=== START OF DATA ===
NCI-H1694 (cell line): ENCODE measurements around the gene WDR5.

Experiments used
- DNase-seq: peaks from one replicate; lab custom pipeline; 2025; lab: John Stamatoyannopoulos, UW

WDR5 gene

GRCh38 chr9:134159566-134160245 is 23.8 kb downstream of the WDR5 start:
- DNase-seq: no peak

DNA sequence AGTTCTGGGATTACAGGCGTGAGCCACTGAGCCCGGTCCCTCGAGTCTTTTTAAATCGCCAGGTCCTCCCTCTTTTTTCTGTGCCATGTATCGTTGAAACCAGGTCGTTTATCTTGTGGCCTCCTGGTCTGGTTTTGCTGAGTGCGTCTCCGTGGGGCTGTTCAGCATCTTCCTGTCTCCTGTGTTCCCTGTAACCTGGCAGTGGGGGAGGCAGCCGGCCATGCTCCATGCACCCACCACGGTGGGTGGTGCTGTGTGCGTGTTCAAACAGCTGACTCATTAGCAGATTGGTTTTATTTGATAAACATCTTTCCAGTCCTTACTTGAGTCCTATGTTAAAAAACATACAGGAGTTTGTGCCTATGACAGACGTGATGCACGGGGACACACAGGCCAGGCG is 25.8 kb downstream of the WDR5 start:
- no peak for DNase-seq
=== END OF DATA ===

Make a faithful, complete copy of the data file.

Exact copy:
NCI-H1694 (cell line): ENCODE measurements around the gene WDR5.

Experiments used
- DNase-seq: peaks from one replicate; lab custom pipeline; 2025; lab: John Stamatoyannopoulos, UW

WDR5 gene

GRCh38 chr9:134159566-134160245 is 23.8 kb downstream of the WDR5 start:
- DNase-seq: no peak

DNA sequence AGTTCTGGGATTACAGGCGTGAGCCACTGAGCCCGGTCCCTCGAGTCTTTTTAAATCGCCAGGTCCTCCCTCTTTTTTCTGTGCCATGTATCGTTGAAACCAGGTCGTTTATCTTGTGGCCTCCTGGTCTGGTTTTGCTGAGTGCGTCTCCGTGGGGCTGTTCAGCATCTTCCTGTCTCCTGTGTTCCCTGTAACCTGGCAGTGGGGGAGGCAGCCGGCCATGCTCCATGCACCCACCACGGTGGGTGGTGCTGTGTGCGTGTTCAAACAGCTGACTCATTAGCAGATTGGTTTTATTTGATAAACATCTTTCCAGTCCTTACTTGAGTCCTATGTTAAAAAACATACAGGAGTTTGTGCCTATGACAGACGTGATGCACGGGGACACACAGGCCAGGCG is 25.8 kb downstream of the WDR5 start:
- no peak for DNase-seq